CANTON SUNY Canton and SUNY Potsdam will remain unique institutions with their own programs, faculties and campuses but shared administrations.
Amid a snowstorm of uncertainty, the presidents of both universities tried to clear the air Thursday at the first joint forum on shared services.
This vision is of two unique campuses which are brought together, said John F. Schwaller, SUNY Potsdam president. This is a process, not a destination.
Interim SUNY Canton President Carli S. Schiffner said that process is complicated by the schools divergent missions.
Theres a very positive history of having folks working together, she said. The elephant in the room is that sometimes the history hasnt been positive at all.
Before a SUNY Board of Trustees resolution called on the campuses to merge their administrations in 2011, the schools attempts to share services and staff resulted in a lot of talks, a few failed attempts, but no lasting successes.
Now, the presidents can outline progress hiring shared staff, including a joint chief financial officer, a joint military and veterans benefits coordinator, an interlibrary loan specialist, an environmental health and safety director, a shared police chief and a shared human resources director. The schools are planning to jointly hire an executive director of budgets and a sustainability officer.
We have active conversations going between offices on both campuses, Mr. Schwaller said. These are very technical, but they have been very productive.
Throughout the presentation, it was clear that some of the uncertainty experienced by the public was shared by both presidents.
We do not know what the future of the executive leadership of our campuses will be, only the Board of Trustees and the chancellor know that, Mr. Schwaller said. We dont know the length of time for the shared services conversation. President Schiffner and I are employed by the Board of Trustees; they tell us what we have to do.
In an open question and answer session, students, faculty and staff peppered the presidents with concerns about administrative reorganization.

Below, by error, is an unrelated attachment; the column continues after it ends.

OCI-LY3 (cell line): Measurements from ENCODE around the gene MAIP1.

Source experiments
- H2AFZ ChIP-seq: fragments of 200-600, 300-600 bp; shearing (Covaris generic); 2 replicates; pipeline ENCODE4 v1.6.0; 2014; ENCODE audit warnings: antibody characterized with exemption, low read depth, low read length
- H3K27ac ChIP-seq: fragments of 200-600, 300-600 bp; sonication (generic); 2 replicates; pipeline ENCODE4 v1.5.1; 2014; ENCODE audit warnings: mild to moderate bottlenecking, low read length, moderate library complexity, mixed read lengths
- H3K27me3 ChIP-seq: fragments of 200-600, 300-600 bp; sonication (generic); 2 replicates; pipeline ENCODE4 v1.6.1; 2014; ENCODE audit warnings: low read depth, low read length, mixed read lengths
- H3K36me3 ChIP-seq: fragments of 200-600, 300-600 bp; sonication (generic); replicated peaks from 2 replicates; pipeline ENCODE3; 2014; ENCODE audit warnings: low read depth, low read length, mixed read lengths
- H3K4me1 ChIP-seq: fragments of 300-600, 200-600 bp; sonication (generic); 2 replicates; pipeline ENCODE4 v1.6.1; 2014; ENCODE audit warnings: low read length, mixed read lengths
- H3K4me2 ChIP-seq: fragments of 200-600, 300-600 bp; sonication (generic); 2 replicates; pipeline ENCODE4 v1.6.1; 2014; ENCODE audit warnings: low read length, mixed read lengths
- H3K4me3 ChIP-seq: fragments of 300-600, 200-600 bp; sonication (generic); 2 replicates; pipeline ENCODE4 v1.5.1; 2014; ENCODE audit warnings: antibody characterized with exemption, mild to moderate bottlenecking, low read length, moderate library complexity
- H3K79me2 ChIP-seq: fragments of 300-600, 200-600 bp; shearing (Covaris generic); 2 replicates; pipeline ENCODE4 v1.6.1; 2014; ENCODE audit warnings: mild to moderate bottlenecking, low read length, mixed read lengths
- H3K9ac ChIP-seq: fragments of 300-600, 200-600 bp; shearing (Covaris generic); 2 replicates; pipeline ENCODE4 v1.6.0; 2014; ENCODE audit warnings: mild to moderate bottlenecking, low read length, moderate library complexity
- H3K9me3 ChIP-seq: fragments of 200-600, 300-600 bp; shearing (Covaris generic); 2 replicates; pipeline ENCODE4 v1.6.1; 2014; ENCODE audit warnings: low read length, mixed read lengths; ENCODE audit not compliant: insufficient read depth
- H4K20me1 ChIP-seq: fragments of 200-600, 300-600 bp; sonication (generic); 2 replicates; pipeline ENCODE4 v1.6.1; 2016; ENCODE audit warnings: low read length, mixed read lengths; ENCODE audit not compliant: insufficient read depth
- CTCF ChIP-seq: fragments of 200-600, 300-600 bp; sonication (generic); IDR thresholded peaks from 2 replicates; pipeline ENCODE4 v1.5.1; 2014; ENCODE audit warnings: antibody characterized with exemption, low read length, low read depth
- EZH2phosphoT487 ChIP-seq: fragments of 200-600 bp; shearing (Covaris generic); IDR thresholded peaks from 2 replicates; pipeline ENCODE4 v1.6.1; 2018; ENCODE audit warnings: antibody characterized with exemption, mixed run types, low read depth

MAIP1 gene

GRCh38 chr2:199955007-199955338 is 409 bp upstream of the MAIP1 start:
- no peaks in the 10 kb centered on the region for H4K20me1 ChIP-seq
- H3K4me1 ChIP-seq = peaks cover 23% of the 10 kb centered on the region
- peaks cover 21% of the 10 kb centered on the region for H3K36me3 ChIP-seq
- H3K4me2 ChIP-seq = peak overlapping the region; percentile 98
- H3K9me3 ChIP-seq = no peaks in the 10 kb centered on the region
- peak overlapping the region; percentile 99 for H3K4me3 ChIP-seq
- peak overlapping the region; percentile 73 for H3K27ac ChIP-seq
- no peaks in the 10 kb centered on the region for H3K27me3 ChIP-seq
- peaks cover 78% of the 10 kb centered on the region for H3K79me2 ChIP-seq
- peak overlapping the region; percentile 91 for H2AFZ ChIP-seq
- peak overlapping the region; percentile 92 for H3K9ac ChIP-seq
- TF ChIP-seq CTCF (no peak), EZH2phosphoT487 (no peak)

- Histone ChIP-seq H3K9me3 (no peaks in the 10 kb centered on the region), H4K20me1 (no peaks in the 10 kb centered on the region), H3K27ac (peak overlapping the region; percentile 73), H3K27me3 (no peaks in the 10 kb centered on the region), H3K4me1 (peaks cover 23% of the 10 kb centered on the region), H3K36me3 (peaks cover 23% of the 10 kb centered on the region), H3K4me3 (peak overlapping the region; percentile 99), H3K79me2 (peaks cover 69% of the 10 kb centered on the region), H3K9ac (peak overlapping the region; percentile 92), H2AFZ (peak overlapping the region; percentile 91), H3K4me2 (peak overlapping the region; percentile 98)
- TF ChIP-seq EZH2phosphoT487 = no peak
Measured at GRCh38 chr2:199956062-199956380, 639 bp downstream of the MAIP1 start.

Were not being asked for our input, said Tony Beane, a SUNY Canton veterinary science professor. The only way for us to be heard is to write a letter to the editor.
Though shared services are a response to a SUNY Central mandate, faculty and staff will have input into the future of shared services, said Ms. Schiffner.
What is missing in a lot of these conversations is the perception that you dont have a voice, she said. You do have a voice.
In November, SUNY Canton shuffled its administration, changing which campus vice president some offices answered to. Mr. Schwaller said SUNY Potsdam could undergo a similar shuffle as soon as March.
One of the challenges is that our administrative structures do not align, he said. We need to think about how we can align our administrations on each campus so they compliment each other.
The presidents acknowledged their work to merge services will be a long-term process.
In the brief experience we have, we have found as one set of conversations unfold, it raises another set of questions, its like ripples in a pond, Mr. Schwaller said.
No matter where and when the endpoint of that process occurs, both schools will remain distinct, said Mr. Schwaller.
There is no vision, plan or endgame that would see either campus become a branch of another campus, he said.
The next shared service forum will be at 4 p.m. Tuesday on SUNY Potsdams campus in Kellas Hall room 106.